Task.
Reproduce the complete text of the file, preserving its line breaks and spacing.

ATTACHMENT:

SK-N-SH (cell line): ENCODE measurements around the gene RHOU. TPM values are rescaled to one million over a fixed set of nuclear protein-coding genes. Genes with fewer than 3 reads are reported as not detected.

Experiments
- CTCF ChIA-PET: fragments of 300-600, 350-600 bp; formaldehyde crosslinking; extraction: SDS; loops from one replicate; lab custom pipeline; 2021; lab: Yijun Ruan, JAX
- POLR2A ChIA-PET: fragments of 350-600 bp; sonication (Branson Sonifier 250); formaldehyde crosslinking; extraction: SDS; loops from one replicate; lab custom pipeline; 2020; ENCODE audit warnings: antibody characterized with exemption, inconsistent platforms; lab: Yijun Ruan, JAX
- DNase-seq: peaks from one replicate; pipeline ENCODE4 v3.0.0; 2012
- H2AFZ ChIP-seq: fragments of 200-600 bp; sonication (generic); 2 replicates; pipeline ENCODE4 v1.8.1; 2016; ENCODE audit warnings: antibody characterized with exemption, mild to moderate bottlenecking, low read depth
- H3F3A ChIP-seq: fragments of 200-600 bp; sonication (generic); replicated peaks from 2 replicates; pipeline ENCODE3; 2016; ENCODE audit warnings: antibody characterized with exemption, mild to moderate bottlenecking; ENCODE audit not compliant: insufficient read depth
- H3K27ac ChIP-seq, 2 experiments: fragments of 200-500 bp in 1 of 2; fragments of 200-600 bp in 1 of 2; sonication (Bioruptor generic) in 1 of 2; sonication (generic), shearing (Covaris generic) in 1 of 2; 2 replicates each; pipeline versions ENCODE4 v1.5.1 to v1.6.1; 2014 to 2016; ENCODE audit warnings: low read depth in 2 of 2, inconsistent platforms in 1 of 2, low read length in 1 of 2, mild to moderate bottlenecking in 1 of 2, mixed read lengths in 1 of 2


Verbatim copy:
SK-N-SH (cell line): ENCODE measurements around the gene RHOU. TPM values are rescaled to one million over a fixed set of nuclear protein-coding genes. Genes with fewer than 3 reads are reported as not detected.

Experiments
- CTCF ChIA-PET: fragments of 300-600, 350-600 bp; formaldehyde crosslinking; extraction: SDS; loops from one replicate; lab custom pipeline; 2021; lab: Yijun Ruan, JAX
- POLR2A ChIA-PET: fragments of 350-600 bp; sonication (Branson Sonifier 250); formaldehyde crosslinking; extraction: SDS; loops from one replicate; lab custom pipeline; 2020; ENCODE audit warnings: antibody characterized with exemption, inconsistent platforms; lab: Yijun Ruan, JAX
- DNase-seq: peaks from one replicate; pipeline ENCODE4 v3.0.0; 2012
- H2AFZ ChIP-seq: fragments of 200-600 bp; sonication (generic); 2 replicates; pipeline ENCODE4 v1.8.1; 2016; ENCODE audit warnings: antibody characterized with exemption, mild to moderate bottlenecking, low read depth
- H3F3A ChIP-seq: fragments of 200-600 bp; sonication (generic); replicated peaks from 2 replicates; pipeline ENCODE3; 2016; ENCODE audit warnings: antibody characterized with exemption, mild to moderate bottlenecking; ENCODE audit not compliant: insufficient read depth
- H3K27ac ChIP-seq, 2 experiments: fragments of 200-500 bp in 1 of 2; fragments of 200-600 bp in 1 of 2; sonication (Bioruptor generic) in 1 of 2; sonication (generic), shearing (Covaris generic) in 1 of 2; 2 replicates each; pipeline versions ENCODE4 v1.5.1 to v1.6.1; 2014 to 2016; ENCODE audit warnings: low read depth in 2 of 2, inconsistent platforms in 1 of 2, low read length in 1 of 2, mild to moderate bottlenecking in 1 of 2, mixed read lengths in 1 of 2